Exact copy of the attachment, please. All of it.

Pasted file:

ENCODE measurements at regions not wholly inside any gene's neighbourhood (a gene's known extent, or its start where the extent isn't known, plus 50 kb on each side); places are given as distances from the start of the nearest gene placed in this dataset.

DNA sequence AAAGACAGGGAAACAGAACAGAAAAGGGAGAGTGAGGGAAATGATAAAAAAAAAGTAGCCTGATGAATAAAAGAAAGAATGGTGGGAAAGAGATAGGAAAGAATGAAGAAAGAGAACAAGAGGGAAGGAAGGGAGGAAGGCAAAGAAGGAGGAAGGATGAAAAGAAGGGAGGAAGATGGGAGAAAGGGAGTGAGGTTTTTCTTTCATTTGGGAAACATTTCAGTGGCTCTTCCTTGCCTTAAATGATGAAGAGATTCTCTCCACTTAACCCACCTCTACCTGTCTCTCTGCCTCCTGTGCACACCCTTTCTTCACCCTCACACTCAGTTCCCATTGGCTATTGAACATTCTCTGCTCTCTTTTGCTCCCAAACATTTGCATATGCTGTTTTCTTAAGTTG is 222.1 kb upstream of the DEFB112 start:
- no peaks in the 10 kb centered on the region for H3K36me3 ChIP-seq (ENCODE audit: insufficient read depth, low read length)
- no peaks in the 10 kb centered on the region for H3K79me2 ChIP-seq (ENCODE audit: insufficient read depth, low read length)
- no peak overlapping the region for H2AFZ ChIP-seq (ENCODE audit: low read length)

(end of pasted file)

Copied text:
ENCODE measurements at regions not wholly inside any gene's neighbourhood (a gene's known extent, or its start where the extent isn't known, plus 50 kb on each side); places are given as distances from the start of the nearest gene placed in this dataset.

DNA sequence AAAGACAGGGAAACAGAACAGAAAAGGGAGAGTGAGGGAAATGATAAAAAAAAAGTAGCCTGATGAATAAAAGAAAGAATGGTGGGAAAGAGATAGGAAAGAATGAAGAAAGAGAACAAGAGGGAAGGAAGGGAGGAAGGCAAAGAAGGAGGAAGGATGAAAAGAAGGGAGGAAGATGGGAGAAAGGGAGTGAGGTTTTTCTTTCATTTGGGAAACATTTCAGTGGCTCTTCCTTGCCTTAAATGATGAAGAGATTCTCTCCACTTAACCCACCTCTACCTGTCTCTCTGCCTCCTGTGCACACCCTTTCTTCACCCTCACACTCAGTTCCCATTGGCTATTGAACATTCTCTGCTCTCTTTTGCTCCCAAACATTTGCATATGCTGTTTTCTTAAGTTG is 222.1 kb upstream of the DEFB112 start:
- no peaks in the 10 kb centered on the region for H3K36me3 ChIP-seq (ENCODE audit: insufficient read depth, low read length)
- no peaks in the 10 kb centered on the region for H3K79me2 ChIP-seq (ENCODE audit: insufficient read depth, low read length)
- no peak overlapping the region for H2AFZ ChIP-seq (ENCODE audit: low read length)